The city of Lodi has decided to settle out of court with Timothy Kruppe, the owner of two adult-oriented businesses who filed a lawsuit against the city in January challenging its ordinance.
City Council members gave settlement authority to City Attorney Randy Hays in a closed session Tuesday, Deputy City Clerk Jennifer Perrin said.
Kruppe’s attorney, George Mull, could not be reached for comment, and Kruppe declined to comment without first speaking to his attorney.
Kruppe, the owner of Adult Pleasure World on South Sacramento Street and Intimates Adult Superstore on North Houston Lane, filed the multimillion-dollar lawsuit claiming First Amendment violations for a city ordinance requiring his employees to undergo fingerprinting and background checks.
Although the city is barred from providing settlement figures because negotiations are ongoing, Kruppe’s lawsuit asks for $5 million in damages, including more than $100,000 in attorney fees.
Portions of the city’s ordinance that were challenged would be revised or removed once the suit is settled, Deputy City Attorney Steve Schwabauer said. He declined to elaborate.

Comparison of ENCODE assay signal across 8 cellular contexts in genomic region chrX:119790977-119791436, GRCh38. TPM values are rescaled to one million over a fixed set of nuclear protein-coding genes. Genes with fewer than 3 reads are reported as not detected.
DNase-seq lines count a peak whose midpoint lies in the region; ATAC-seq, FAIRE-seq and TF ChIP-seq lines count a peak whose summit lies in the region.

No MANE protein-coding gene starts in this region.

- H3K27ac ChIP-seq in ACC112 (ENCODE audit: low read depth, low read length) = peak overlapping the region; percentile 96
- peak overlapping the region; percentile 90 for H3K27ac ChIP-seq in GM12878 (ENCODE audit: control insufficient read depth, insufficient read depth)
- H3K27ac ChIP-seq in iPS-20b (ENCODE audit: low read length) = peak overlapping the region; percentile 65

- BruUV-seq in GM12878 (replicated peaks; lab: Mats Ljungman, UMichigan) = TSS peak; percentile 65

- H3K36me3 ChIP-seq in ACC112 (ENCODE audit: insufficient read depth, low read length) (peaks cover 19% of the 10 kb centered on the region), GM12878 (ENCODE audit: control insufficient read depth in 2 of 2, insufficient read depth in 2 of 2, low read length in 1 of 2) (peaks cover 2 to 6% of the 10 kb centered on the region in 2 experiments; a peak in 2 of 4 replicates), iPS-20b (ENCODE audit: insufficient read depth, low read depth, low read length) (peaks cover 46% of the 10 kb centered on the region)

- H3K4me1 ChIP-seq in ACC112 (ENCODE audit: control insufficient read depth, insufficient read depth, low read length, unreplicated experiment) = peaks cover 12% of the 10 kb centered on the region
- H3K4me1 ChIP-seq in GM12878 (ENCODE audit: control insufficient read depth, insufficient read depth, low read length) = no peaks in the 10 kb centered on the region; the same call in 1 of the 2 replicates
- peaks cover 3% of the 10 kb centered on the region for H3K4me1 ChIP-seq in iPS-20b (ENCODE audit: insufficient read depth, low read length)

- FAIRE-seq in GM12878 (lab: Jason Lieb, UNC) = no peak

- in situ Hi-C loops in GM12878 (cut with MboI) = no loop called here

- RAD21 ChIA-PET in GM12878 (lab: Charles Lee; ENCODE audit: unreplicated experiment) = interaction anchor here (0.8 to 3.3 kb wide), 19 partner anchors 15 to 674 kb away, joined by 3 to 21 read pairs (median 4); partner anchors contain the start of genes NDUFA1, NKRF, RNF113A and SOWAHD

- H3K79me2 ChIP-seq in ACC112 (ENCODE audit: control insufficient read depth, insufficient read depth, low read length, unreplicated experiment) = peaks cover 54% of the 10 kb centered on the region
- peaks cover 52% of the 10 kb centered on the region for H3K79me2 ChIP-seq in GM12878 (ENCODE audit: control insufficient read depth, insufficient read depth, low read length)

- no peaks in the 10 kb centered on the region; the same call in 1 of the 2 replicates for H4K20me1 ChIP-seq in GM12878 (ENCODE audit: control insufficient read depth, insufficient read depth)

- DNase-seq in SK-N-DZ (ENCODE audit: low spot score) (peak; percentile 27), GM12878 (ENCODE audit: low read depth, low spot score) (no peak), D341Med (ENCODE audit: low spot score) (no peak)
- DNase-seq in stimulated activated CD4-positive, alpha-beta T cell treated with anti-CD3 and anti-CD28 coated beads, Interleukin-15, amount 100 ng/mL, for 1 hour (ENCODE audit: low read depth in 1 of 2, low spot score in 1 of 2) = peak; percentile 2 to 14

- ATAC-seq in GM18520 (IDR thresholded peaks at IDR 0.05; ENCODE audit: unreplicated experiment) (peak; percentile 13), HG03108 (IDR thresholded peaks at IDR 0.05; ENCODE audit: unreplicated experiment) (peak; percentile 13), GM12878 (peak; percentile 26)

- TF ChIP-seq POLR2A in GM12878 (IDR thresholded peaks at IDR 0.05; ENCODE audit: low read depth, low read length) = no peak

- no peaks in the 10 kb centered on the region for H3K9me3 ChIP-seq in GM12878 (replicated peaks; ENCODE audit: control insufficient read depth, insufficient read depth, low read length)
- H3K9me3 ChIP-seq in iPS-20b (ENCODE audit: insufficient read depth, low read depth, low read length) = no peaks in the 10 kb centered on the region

Approved in fall 2000, the ordinance requires adult business owners and employees to obtain a special license to operate in Lodi. It also calls for background checks and fingerprinting for anyone receiving an adult-business employee license.
Kruppe wants the city of Lodi to pay attorney fees and damages for employees who were cited in Feb. 2002 for violating the ordinance.
Schwabauer has said the city was already working on changes to the ordinance prior to Mull filing the suit last January.
However, Mull was forced to file the lawsuit to meet the one-year statue of limitation deadline following the citing of Kruppe’s employees the previous February.